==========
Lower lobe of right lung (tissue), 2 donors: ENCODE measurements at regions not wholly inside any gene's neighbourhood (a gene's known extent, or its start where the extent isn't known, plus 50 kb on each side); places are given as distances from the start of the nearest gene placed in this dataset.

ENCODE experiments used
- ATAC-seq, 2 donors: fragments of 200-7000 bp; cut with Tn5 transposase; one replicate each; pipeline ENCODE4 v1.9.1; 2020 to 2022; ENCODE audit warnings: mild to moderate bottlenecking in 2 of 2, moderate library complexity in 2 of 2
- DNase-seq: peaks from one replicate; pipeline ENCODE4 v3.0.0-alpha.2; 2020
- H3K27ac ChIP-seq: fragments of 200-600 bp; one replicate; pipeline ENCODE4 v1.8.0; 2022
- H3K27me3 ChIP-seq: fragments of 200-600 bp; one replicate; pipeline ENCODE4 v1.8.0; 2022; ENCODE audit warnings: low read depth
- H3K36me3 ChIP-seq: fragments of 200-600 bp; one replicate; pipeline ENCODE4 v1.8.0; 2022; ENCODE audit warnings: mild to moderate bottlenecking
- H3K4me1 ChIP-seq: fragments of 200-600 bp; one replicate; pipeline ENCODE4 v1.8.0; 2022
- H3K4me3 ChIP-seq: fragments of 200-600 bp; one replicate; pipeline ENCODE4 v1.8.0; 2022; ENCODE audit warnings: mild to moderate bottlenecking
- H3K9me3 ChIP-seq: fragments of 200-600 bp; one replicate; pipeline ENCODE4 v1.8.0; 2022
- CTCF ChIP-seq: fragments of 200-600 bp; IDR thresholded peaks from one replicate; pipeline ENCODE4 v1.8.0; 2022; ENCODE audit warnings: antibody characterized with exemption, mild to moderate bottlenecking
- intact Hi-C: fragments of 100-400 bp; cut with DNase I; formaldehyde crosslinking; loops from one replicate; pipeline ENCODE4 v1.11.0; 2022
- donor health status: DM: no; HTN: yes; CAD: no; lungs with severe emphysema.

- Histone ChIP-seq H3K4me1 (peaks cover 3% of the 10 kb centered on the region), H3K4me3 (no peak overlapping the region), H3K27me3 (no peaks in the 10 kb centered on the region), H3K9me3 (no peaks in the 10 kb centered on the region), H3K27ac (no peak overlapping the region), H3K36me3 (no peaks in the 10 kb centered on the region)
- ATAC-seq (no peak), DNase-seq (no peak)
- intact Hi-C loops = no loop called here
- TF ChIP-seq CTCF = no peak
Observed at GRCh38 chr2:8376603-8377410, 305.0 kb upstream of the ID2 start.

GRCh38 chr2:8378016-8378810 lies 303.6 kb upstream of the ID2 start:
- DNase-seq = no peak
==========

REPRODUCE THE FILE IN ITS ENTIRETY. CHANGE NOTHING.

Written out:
Lower lobe of right lung (tissue), 2 donors: ENCODE measurements at regions not wholly inside any gene's neighbourhood (a gene's known extent, or its start where the extent isn't known, plus 50 kb on each side); places are given as distances from the start of the nearest gene placed in this dataset.

ENCODE experiments used
- ATAC-seq, 2 donors: fragments of 200-7000 bp; cut with Tn5 transposase; one replicate each; pipeline ENCODE4 v1.9.1; 2020 to 2022; ENCODE audit warnings: mild to moderate bottlenecking in 2 of 2, moderate library complexity in 2 of 2
- DNase-seq: peaks from one replicate; pipeline ENCODE4 v3.0.0-alpha.2; 2020
- H3K27ac ChIP-seq: fragments of 200-600 bp; one replicate; pipeline ENCODE4 v1.8.0; 2022
- H3K27me3 ChIP-seq: fragments of 200-600 bp; one replicate; pipeline ENCODE4 v1.8.0; 2022; ENCODE audit warnings: low read depth
- H3K36me3 ChIP-seq: fragments of 200-600 bp; one replicate; pipeline ENCODE4 v1.8.0; 2022; ENCODE audit warnings: mild to moderate bottlenecking
- H3K4me1 ChIP-seq: fragments of 200-600 bp; one replicate; pipeline ENCODE4 v1.8.0; 2022
- H3K4me3 ChIP-seq: fragments of 200-600 bp; one replicate; pipeline ENCODE4 v1.8.0; 2022; ENCODE audit warnings: mild to moderate bottlenecking
- H3K9me3 ChIP-seq: fragments of 200-600 bp; one replicate; pipeline ENCODE4 v1.8.0; 2022
- CTCF ChIP-seq: fragments of 200-600 bp; IDR thresholded peaks from one replicate; pipeline ENCODE4 v1.8.0; 2022; ENCODE audit warnings: antibody characterized with exemption, mild to moderate bottlenecking
- intact Hi-C: fragments of 100-400 bp; cut with DNase I; formaldehyde crosslinking; loops from one replicate; pipeline ENCODE4 v1.11.0; 2022
- donor health status: DM: no; HTN: yes; CAD: no; lungs with severe emphysema.

- Histone ChIP-seq H3K4me1 (peaks cover 3% of the 10 kb centered on the region), H3K4me3 (no peak overlapping the region), H3K27me3 (no peaks in the 10 kb centered on the region), H3K9me3 (no peaks in the 10 kb centered on the region), H3K27ac (no peak overlapping the region), H3K36me3 (no peaks in the 10 kb centered on the region)
- ATAC-seq (no peak), DNase-seq (no peak)
- intact Hi-C loops = no loop called here
- TF ChIP-seq CTCF = no peak
Observed at GRCh38 chr2:8376603-8377410, 305.0 kb upstream of the ID2 start.

GRCh38 chr2:8378016-8378810 lies 303.6 kb upstream of the ID2 start:
- DNase-seq = no peak